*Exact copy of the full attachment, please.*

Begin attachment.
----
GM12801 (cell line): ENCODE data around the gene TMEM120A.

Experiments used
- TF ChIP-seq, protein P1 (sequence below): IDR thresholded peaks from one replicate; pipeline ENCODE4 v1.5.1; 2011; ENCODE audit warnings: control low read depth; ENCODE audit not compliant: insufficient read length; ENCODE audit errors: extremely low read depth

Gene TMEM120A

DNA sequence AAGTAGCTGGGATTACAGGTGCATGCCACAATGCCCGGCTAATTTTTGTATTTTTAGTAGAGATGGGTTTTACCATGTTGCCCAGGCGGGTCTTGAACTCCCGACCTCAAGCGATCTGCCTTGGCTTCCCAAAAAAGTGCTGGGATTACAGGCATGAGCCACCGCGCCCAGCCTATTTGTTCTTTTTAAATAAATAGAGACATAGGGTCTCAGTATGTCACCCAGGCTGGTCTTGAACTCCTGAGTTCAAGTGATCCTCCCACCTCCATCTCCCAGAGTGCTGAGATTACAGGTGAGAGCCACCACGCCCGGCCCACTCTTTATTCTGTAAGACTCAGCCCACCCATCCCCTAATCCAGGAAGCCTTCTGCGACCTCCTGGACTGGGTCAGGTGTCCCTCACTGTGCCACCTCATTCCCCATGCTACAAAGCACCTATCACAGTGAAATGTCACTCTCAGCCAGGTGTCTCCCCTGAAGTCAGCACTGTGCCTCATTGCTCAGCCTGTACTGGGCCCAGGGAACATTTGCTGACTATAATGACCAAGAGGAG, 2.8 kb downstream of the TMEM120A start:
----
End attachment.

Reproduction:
GM12801 (cell line): ENCODE data around the gene TMEM120A.

Experiments used
- TF ChIP-seq, protein P1 (sequence below): IDR thresholded peaks from one replicate; pipeline ENCODE4 v1.5.1; 2011; ENCODE audit warnings: control low read depth; ENCODE audit not compliant: insufficient read length; ENCODE audit errors: extremely low read depth

Gene TMEM120A

DNA sequence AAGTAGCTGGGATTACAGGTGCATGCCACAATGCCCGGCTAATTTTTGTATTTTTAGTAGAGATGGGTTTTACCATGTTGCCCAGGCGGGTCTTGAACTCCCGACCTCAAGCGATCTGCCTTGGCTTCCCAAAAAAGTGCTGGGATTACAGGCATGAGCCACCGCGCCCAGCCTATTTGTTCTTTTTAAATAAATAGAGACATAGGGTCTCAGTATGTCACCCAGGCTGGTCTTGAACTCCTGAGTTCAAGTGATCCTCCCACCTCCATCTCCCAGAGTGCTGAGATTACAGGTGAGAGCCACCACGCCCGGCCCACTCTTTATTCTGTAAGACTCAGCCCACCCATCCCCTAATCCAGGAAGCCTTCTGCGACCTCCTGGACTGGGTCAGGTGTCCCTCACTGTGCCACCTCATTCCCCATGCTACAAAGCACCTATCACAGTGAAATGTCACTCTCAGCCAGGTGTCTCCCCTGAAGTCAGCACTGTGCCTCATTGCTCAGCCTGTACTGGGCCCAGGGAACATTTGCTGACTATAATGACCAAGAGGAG, 2.8 kb downstream of the TMEM120A start: